The current number of GWAS hits in the GWAS Catalogue makes it challenging to sub-divide hits into phenotype specific traits. However, preliminary results showing differences in the coefficients for the functional characteristics suggest that as the number of GWAS hits grows, a phenotype specific approach from which to derive Bayes factors for prioritization could be more biologically relevant than simply an approach that combines all GWAS hits together. Interestingly, although it was one of the largest lists, the brain-related list did not have a greater predictive power than expected by chance. This finding only serves to reinforce the widely appreciated complexity of brain-related disorders. Nevertheless, schizophrenia GWAS significant SNPs showed enrichment of SNPs with high predicted values from the model, as did SNPs associated with systolic blood pressure or height.
Using manually curated phenotype lists as done here may not be the best option. Using lists that are more reproducible, such as those based on the Experimental Factor Ontology (EFO) definitions, may be more appealing. However, most of the lists created using the EFO definitions were relatively small, covering less than 10% of the total GWAS hits on the common genotyping arrays, and thus this method of classifying GWAS hits was deemed to be not feasible, but may be possible in the future as the size of GWAS Catalogue grows still larger.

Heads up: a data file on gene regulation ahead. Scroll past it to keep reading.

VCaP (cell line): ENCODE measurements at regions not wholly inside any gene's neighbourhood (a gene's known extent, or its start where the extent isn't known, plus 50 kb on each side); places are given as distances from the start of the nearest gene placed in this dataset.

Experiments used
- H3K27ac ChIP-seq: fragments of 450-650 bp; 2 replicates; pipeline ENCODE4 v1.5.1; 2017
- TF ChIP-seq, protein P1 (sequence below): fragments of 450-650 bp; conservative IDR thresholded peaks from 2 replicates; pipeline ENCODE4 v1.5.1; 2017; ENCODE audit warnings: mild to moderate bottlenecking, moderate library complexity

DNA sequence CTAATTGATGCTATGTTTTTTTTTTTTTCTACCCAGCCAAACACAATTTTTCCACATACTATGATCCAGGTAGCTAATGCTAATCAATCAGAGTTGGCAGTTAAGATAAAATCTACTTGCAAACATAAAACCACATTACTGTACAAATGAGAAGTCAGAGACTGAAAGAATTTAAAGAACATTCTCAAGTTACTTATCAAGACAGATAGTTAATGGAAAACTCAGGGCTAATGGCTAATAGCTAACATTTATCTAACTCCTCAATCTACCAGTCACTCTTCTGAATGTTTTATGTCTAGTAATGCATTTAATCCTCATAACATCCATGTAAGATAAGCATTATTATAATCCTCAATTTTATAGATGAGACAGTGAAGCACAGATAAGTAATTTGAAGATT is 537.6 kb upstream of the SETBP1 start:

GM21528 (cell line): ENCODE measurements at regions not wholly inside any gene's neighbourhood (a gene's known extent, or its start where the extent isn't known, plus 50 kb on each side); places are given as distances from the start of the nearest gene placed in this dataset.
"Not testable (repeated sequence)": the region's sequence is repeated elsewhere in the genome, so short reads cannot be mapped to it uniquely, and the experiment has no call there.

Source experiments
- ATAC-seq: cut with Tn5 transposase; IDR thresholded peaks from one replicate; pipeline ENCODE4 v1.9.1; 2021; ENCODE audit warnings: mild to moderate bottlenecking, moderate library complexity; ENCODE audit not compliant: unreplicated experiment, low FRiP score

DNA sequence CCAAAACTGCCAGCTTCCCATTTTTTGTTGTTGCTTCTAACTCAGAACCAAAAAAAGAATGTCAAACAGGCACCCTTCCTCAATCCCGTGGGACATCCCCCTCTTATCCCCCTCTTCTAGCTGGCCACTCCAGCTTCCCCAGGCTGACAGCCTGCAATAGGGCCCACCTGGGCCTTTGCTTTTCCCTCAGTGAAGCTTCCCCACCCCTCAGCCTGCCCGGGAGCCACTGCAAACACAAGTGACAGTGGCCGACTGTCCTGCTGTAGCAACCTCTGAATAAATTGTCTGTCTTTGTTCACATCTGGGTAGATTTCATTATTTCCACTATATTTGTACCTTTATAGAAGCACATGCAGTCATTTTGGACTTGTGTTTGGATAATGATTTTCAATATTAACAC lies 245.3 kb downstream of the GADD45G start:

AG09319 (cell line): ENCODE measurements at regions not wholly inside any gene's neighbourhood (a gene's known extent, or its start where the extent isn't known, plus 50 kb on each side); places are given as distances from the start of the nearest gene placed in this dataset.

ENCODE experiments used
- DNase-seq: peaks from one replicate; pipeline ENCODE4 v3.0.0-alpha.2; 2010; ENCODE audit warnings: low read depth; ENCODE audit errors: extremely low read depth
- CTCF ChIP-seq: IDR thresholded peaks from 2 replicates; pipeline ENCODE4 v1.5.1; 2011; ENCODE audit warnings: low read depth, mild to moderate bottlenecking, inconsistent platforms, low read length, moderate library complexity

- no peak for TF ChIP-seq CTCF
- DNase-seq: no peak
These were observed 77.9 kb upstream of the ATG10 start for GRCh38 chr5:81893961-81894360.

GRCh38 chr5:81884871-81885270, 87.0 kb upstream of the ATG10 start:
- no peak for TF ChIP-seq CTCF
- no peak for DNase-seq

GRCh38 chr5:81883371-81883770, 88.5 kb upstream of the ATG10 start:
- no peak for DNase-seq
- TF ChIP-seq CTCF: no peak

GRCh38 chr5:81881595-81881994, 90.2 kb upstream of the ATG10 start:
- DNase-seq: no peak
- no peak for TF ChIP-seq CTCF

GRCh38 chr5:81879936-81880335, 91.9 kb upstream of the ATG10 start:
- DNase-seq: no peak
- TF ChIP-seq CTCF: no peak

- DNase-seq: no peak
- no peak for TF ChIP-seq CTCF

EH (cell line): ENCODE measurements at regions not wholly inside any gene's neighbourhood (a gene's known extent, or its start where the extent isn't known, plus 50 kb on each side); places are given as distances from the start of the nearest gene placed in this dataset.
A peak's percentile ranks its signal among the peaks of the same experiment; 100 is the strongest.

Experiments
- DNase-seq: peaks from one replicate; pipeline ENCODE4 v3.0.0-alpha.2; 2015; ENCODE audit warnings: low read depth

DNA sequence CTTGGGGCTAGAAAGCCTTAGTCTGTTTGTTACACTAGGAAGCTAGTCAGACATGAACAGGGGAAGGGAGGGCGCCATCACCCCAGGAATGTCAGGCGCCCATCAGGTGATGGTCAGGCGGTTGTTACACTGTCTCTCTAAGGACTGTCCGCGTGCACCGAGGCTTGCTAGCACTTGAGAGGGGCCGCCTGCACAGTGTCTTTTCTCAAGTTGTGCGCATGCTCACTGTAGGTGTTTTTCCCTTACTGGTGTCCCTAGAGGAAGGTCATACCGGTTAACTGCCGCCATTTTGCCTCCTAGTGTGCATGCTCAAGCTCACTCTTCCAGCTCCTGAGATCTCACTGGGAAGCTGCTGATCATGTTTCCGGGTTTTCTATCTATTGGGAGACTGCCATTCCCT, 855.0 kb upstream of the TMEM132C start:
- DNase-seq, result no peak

The coefficient for non-synonymous SNPs was the highest in the non-phenotype specific analysis and a close second in the autoimmune analysis. This result suggests that being a variant in a gene that causes a protein alteration is an important indicator of whether or not a genetic variant will be truly associated with a phenotype. The result agrees with the findings that the top associated SNPs and also those that are nominally associated with a phenotype are more likely to overlap genes than non-GWAS SNPs . Our analysis appears to underscore the primacy of non-synonymous variation as a leading mediator of functional variation in the human genome. Although this result is perhaps unsurprising, it lends support to many of the gene-focused, rare-variant strategies that have been recently employed (for example: , , . However, depending on the inclusiveness of promoter regions in chip design, these strategies may or may not capture other high scoring variant types, such as eQTLs and histone marks, which collectively account for more GWAS hits than non-synonymous variants alone. These patterns highlight a possible need for follow-up on non-coding variation chips. GTEx eQTLs came up as the most important factor in the autoimmune analysis. Two of the experiments analyzed eQTLs from lymphoblastoid cells, which may explain the importance of this functional characteristic in the autoimmune traits.